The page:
Care Industry “Dismay” To Today’s Budget

The adult social care sector has greeted Chancellor’s budget today with dismay citing that the Chancellor had missed an opportunity to fundamentally reform adult social care. The Chancellor made no reference to long-term plans, with opposition leader Sir Kier Starmer accused the Chancellor of “papering over cracks”.

In a stark condemnation campaigners said that he care of older and vulnerable people in the UK has once again been betrayed in today’s Budget.

The Independent Care Group (ICG) said that the Chancellor, Rishi Sunak, missed a ‘golden opportunity’ to begin the reform of social care.

Instead, the reform of care has once again been ignored at a time when the sector is in crisis after Covid-19 and with 1.4m people not getting the care they need.


ICG Chair Mike Padgham said: “This was a pivotal moment. With social care in crisis and still reeling from the devastating impact of Covid-19, today marked an opportunity to begin its recovery.

“Support for those in difficulty, through the continuation of the Universal Credit top-up, is welcome, as is the extra support for business and investment in the economy.

“But whilst, billions were promised for this, that and the other, once again social care and the vulnerable people who rely upon it have been betrayed. We have been left short-changed once again.

“Mr Sunak talked of challenge and change, but he did not tackle the challenges facing social care and he did not set out any changes.”

The ICG called on the Chancellor to begin by getting more funds to local authorities to help them fund social care. It also wanted to see social care zero-rated for VAT, to help hard-pressed care providers, who are struggling for financial survival during the pandemic.

“We were looking for an indication that this Government and this Chancellor are serious about the long-term reform of social care, but we have been left wanting yet again,” Mr Padgham added.


Nick Sanderson, CEO Audley Group, said: “Many will criticise the lack of fiscal support for social care in the Budget, given the significant pressure that the pandemic has put on an already underfunded system. But while short term support might have been welcome for those that have worked so hard over the last year, it isn’t the Chancellor and his Budget that can make the systemic change needed to reform the system from the ground up. The only feasible solution is reducing the need for care within the UK. This involves a more holistic view of social care for older people.”

“We, as a nation, need to change the narrative around social care services and make them a last resort, and instead, improve the planning system to facilitate the building of more suitable housing, with care and wellbeing services attached. Only this will take the intolerable pressure off hospitals and residential care.”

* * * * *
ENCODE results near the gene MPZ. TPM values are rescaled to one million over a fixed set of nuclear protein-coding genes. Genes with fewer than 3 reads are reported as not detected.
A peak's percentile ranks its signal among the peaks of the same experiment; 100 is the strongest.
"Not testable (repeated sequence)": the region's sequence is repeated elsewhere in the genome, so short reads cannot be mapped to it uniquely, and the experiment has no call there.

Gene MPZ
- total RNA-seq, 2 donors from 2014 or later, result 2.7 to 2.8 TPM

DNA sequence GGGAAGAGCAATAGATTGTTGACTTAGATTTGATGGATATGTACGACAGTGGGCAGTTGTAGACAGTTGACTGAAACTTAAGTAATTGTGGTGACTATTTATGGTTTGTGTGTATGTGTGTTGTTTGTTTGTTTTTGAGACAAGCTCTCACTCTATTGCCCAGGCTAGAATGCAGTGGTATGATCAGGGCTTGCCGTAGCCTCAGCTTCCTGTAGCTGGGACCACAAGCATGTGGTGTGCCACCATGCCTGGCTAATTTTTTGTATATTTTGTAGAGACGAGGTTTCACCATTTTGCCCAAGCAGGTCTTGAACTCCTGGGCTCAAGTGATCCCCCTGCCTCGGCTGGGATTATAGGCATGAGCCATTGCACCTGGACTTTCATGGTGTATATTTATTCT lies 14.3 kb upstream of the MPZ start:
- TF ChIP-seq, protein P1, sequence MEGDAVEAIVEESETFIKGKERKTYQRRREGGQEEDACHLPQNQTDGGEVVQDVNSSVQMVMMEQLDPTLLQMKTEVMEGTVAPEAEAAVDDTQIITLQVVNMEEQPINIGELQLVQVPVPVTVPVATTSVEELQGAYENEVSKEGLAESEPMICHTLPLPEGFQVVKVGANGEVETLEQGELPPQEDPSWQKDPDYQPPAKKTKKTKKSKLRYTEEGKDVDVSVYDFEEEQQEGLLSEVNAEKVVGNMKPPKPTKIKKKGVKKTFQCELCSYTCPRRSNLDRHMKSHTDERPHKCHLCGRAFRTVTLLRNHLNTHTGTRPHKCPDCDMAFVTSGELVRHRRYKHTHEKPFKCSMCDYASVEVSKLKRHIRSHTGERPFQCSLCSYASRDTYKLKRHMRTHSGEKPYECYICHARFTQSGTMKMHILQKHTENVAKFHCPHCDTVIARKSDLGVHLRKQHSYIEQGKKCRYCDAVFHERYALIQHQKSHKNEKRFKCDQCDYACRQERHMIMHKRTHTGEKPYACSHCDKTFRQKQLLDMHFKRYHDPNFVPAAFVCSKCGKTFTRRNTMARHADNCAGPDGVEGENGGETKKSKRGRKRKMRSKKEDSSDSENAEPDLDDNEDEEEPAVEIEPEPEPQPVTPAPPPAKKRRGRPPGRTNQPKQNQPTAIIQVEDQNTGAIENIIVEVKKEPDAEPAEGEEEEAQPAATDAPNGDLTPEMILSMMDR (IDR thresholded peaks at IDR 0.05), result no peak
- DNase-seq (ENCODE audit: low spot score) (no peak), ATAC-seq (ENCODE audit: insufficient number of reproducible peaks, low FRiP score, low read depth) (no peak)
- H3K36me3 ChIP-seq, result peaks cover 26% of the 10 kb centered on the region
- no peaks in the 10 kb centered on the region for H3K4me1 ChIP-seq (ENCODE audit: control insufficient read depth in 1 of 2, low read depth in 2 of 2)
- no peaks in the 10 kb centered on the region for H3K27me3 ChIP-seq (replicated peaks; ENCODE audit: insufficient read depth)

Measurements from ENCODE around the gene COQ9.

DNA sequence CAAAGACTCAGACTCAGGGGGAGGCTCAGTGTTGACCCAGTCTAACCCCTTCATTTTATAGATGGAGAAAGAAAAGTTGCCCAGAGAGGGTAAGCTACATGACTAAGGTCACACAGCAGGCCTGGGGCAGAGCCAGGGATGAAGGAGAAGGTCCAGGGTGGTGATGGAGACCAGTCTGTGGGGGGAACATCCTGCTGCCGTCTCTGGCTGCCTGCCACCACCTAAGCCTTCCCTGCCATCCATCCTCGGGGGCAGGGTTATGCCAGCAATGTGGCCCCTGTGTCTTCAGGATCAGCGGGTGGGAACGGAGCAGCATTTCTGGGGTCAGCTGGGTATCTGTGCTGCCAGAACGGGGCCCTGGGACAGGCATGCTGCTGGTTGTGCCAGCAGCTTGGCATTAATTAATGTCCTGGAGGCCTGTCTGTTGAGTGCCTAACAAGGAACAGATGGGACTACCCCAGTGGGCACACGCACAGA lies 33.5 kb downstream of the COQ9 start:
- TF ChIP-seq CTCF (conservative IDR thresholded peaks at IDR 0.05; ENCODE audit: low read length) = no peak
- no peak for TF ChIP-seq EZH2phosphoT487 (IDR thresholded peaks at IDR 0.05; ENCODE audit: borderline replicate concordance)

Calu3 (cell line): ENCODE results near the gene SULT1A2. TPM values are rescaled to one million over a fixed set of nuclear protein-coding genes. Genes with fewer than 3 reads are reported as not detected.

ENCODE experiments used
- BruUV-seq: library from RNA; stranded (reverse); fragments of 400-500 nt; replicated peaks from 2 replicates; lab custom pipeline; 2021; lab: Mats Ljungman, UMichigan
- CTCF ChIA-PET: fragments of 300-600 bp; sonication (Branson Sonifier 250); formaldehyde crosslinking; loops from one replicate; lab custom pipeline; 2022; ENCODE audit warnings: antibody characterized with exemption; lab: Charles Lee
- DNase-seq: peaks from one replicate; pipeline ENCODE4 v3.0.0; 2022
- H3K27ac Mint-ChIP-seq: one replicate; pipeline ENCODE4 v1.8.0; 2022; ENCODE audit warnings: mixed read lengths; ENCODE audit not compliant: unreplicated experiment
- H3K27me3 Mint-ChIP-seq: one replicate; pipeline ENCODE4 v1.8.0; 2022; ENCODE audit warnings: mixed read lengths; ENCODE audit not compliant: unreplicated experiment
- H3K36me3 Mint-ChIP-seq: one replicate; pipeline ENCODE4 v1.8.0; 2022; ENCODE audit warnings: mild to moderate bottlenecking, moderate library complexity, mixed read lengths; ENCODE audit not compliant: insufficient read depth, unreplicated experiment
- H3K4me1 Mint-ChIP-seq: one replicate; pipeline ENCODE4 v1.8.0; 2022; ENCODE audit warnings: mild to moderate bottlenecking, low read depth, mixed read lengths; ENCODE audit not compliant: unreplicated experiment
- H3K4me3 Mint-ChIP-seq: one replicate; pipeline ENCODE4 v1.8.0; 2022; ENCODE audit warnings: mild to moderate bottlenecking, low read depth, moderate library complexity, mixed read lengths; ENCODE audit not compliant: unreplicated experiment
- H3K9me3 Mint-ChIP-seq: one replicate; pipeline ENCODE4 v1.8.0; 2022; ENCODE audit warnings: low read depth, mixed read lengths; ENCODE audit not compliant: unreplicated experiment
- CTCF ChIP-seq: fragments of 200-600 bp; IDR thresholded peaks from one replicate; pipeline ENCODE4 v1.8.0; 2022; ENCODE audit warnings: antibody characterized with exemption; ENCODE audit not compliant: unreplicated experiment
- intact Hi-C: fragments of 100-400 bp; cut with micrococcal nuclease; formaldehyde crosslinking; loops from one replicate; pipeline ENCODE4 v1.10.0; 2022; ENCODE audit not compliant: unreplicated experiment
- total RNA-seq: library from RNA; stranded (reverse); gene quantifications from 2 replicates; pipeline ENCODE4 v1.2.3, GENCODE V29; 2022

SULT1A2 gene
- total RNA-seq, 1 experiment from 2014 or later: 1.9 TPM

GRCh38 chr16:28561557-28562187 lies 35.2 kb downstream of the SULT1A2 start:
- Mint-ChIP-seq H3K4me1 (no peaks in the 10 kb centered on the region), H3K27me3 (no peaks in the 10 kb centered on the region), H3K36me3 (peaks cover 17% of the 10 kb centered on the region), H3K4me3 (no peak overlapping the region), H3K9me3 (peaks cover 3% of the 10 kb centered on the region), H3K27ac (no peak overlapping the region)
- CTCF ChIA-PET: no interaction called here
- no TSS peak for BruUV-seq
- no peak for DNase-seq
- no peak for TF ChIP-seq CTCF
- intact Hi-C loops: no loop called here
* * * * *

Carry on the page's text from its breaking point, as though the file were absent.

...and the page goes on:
Care England, expressed disappointment that adult social care did not receive due recognition, Professor Martin Green OBE, Chief Executive of Care England, says: “Whilst there are some really welcome policies in the Budget which may in time have tangible impacts upon employment and investment, we are disappointed that social care, the real front line, hasn’t received the support that it so needs so badly. This Budget still resembled an emergency one rather than one that provided any long term assurance for the sector”.

Care England has been calling for a ‘1948 moment’ to help the sector re-boot, recover and triumph. The Budget however failed to recognise the changing cost and operational reality that has been imposed as a result of the COVID-19 pandemic. Neither did it show support for the existing and potential role which the adult social care sector plays as a valuable employer, comparable to the size of the NHS, in the UK’s job market. Neither did it counterbalance the desperate need for an insurance strategy for the sector.

Martin Green continued: “A ten year plan akin to that of the NHS backed by £7 billion injection into the adult social care would have been a great help to the sector, a sector which is a big part of the national infrastructure. Care England will continue to put forward the sector’s case and remind the Prime Minister of his commitment to reforming the sector”.

Opposition leader Sir Keir Starmer said Rishi Sunak “papered over the cracks” in his spending plans and “ignored the social care sector”, which has been “underfunded for a decade”.

“Although the Chancellor spoke for almost an hour, we heard nothing about a long-term plan to fix social care. The Chancellor may have forgotten about it, but the Labour Party never will,” he said.

“After the decisions of the last year and a decade of neglect, we needed a budget to fix the foundations of our economy, to reward our key workers, to protect the NHS and to build a more prosperous economy for the future. Instead, what we got was a budget that papered over the cracks rather than rebuilding the foundations – a budget that shows that the government doesn’t understand what went wrong in the last decade, or what’s needed in the next.”

He added: “We’ve got an economy, as a result of the last 10 years, with 3.6 million people in insecure work, where wages stagnated for a decade, over 4 million children living in poverty, and critically, we went into this crisis with 100,000 unfilled posts in the NHS and where social care was ignored and underfunded for a decade. Today’s Budget doesn’t even recognise that, let alone rectify it.”